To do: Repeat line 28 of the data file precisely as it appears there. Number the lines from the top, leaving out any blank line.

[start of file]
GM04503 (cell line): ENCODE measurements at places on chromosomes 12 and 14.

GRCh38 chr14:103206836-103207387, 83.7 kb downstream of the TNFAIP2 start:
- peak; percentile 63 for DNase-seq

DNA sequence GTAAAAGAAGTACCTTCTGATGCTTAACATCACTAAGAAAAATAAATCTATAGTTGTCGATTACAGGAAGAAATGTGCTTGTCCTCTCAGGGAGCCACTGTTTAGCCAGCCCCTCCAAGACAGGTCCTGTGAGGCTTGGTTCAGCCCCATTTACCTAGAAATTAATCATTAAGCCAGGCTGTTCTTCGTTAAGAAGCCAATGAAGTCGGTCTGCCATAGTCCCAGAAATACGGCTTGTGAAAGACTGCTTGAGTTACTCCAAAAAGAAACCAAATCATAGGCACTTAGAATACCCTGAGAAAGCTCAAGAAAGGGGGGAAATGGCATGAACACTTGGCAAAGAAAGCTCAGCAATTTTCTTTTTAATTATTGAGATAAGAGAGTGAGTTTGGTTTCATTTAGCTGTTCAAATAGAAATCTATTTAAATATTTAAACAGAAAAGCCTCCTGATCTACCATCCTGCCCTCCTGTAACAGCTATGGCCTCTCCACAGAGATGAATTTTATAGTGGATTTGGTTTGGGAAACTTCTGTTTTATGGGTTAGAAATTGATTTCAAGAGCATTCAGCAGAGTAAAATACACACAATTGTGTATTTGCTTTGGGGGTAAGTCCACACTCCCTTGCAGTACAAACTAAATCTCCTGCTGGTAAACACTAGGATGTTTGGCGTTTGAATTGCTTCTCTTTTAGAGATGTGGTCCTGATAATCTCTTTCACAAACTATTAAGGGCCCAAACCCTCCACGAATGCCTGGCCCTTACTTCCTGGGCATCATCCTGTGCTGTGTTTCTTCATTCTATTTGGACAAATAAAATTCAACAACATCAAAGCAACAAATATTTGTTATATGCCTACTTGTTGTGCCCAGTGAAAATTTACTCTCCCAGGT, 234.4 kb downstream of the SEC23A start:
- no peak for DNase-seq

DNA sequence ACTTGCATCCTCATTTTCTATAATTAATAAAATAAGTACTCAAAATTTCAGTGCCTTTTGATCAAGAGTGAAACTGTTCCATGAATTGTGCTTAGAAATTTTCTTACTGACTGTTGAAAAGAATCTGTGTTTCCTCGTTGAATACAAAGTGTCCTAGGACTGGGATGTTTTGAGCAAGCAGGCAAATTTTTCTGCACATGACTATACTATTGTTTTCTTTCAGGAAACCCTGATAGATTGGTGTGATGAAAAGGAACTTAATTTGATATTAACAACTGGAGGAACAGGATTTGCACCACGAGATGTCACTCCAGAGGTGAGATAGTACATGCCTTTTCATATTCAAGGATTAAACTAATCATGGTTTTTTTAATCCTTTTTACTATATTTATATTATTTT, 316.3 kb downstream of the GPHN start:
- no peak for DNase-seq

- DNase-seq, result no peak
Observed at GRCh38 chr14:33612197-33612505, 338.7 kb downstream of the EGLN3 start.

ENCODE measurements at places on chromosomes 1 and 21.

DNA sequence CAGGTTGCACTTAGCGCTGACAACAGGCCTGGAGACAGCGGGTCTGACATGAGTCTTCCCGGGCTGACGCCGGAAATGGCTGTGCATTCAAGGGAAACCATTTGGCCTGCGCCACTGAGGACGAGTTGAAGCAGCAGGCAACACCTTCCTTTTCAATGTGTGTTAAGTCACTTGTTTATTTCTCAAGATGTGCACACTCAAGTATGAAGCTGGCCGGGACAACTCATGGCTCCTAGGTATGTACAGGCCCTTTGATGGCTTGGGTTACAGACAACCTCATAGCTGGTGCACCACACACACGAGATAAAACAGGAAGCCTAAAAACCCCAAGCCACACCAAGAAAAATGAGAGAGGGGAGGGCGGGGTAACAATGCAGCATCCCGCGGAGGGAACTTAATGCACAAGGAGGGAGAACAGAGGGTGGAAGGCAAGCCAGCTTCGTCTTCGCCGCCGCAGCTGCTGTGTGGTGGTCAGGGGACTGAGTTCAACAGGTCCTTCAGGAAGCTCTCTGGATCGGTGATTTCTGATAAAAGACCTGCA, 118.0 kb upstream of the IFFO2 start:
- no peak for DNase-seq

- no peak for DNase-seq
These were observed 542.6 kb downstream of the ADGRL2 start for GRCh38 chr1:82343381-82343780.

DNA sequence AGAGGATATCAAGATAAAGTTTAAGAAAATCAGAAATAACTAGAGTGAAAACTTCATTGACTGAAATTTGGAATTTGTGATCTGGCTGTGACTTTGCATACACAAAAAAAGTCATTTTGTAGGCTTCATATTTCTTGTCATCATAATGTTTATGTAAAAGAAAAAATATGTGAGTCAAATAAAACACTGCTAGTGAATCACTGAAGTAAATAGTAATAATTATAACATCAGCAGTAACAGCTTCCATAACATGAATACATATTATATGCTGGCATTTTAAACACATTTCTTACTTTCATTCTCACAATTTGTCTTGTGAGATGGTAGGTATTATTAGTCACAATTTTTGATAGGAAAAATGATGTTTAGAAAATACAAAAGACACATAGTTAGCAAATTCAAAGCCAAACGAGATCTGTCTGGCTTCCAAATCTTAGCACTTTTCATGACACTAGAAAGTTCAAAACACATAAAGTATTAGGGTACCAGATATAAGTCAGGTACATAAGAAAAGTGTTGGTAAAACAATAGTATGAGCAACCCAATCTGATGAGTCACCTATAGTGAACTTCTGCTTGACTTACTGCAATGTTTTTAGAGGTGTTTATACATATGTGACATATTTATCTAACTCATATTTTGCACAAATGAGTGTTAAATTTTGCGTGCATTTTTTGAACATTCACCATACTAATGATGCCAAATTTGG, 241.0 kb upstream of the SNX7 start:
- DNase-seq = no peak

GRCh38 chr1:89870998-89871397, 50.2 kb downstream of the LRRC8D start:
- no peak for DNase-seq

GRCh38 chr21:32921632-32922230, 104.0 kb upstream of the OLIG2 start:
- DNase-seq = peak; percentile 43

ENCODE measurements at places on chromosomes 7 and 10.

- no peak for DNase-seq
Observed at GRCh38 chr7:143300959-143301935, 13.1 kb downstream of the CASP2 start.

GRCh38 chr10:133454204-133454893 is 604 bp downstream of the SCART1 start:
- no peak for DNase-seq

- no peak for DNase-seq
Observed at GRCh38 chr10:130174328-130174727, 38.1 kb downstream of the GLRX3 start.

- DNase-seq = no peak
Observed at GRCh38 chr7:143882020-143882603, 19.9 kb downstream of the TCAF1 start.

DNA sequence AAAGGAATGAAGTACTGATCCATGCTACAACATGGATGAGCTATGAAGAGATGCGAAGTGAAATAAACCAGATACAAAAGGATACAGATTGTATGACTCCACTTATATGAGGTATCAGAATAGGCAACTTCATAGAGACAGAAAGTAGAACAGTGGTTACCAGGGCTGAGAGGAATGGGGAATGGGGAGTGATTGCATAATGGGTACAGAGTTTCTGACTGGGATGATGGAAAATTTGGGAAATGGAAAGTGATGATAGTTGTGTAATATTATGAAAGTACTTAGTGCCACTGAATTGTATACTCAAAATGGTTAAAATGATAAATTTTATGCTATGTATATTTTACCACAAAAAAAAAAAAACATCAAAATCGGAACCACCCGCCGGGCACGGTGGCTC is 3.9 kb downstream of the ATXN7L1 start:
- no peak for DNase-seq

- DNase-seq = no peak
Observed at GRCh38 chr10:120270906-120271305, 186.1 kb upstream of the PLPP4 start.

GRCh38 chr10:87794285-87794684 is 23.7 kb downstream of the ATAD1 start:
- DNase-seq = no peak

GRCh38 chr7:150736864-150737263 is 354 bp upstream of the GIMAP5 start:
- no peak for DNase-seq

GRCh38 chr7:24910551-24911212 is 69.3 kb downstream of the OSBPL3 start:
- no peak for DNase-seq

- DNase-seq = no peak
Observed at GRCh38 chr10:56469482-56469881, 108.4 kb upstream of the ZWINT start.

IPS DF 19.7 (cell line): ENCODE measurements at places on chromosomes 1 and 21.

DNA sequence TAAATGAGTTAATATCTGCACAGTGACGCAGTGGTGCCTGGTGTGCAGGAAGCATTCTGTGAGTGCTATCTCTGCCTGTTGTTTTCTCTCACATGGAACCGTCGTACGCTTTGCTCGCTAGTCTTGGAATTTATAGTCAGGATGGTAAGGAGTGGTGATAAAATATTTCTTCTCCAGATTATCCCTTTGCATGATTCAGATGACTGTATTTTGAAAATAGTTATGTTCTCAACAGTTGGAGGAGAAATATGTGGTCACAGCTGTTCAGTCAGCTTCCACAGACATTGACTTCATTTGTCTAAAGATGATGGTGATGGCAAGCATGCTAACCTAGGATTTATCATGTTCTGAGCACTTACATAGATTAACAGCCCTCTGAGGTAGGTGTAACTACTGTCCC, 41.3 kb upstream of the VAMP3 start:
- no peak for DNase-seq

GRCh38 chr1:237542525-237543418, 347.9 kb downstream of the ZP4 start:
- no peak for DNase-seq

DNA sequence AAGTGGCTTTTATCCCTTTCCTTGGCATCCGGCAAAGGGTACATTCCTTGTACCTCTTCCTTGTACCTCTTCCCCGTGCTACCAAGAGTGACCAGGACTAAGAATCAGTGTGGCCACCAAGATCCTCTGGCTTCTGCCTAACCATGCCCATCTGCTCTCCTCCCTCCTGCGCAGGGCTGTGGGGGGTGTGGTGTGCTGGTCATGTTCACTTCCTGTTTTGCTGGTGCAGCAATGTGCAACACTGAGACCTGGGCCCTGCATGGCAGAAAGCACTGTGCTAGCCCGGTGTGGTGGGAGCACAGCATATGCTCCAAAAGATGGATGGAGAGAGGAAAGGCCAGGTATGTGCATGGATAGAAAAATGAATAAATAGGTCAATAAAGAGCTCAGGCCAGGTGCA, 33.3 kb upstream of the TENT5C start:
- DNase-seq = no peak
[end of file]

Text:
- DNase-seq = no peak